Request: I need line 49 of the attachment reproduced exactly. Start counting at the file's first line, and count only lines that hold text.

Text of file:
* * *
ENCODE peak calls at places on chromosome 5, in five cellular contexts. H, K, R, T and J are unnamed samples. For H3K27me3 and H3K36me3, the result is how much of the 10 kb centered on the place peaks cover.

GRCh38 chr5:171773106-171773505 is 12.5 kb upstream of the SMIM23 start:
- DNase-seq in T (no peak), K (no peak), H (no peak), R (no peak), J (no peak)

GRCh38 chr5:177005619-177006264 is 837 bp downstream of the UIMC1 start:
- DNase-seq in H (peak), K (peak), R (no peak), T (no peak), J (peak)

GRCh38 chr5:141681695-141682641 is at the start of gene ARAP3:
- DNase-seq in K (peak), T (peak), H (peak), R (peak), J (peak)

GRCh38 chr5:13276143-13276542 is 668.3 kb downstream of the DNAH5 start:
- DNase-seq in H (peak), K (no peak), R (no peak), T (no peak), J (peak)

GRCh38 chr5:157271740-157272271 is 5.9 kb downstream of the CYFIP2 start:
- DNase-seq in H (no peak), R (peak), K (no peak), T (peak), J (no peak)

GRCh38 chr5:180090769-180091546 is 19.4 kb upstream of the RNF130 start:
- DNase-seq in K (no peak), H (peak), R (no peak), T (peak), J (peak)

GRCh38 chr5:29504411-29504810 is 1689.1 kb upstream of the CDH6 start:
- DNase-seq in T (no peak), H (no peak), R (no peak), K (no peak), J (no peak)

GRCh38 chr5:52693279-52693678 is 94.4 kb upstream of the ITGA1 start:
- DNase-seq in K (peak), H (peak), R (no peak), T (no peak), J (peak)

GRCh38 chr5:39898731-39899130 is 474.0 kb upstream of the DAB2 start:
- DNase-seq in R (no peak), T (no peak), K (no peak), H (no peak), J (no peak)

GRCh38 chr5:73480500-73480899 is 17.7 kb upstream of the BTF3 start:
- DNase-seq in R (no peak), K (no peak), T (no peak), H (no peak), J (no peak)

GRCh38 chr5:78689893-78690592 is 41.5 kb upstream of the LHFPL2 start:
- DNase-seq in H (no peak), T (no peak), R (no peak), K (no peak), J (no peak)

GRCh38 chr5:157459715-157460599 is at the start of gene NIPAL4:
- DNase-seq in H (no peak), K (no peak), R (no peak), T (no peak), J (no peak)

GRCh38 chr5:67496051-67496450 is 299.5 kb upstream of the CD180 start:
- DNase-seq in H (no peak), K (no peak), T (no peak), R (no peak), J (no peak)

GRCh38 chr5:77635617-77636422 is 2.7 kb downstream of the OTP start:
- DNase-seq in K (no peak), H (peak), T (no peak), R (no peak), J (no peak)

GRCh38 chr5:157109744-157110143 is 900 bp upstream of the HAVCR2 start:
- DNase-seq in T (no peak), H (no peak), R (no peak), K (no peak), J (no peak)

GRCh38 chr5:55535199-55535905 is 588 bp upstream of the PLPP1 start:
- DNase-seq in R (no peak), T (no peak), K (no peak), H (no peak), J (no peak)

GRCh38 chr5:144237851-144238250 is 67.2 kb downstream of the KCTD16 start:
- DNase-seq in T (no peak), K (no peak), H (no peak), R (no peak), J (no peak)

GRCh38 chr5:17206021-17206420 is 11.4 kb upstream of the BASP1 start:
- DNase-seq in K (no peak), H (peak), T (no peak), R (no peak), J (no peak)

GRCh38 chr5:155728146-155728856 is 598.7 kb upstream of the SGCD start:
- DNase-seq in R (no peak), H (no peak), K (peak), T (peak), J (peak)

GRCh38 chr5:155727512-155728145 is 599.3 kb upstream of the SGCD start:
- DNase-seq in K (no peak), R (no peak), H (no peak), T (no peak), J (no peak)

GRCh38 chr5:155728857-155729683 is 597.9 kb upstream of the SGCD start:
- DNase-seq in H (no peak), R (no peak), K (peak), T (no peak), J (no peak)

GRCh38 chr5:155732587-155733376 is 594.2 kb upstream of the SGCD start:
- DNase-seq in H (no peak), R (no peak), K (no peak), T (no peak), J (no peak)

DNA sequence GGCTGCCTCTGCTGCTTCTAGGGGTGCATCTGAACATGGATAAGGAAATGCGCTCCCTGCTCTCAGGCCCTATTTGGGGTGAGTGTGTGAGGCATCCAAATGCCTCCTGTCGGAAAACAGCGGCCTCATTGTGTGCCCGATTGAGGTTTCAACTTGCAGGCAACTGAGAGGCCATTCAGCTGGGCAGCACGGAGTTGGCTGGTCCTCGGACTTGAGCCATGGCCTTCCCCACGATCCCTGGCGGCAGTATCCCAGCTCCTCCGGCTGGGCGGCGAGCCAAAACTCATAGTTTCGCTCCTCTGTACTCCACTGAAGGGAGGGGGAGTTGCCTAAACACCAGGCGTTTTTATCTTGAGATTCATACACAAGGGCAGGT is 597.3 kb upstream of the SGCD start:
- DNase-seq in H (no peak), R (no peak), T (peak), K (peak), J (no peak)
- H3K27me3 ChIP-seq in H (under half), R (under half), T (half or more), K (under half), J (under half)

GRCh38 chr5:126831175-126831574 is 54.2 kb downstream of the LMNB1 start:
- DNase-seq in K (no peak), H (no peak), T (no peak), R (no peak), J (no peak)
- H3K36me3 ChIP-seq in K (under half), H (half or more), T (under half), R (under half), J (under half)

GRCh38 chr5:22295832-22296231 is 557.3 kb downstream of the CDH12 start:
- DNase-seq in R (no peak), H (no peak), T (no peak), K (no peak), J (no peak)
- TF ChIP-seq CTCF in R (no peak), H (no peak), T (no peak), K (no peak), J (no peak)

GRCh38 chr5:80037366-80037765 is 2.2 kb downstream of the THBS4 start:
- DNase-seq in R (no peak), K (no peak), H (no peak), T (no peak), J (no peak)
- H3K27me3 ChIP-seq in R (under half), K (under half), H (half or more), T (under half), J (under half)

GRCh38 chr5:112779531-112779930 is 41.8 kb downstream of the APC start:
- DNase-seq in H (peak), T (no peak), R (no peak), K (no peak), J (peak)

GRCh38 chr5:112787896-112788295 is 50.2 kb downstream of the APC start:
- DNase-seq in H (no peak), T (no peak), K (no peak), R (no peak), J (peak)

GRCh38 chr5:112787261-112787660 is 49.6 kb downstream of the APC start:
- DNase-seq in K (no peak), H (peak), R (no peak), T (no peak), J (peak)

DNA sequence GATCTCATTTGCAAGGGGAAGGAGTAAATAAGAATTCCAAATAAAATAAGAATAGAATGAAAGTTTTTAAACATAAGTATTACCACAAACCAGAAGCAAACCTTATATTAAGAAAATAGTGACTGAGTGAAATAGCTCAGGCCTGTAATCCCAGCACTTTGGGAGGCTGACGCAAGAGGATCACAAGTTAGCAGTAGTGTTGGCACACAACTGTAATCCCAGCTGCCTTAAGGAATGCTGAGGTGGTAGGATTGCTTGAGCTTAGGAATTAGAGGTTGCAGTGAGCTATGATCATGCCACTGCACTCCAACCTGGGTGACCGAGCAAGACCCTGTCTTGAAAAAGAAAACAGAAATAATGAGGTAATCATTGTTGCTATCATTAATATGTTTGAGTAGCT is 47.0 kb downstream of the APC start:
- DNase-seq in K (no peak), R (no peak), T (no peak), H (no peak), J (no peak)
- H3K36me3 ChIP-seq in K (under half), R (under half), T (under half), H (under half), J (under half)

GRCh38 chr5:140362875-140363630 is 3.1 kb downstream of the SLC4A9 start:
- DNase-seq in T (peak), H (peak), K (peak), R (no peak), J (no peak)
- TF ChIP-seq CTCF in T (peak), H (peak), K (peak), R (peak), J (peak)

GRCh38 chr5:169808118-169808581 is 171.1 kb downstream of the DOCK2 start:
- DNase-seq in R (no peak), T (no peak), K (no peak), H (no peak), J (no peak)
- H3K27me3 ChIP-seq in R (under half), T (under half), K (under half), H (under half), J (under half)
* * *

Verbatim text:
GRCh38 chr5:126831175-126831574 is 54.2 kb downstream of the LMNB1 start: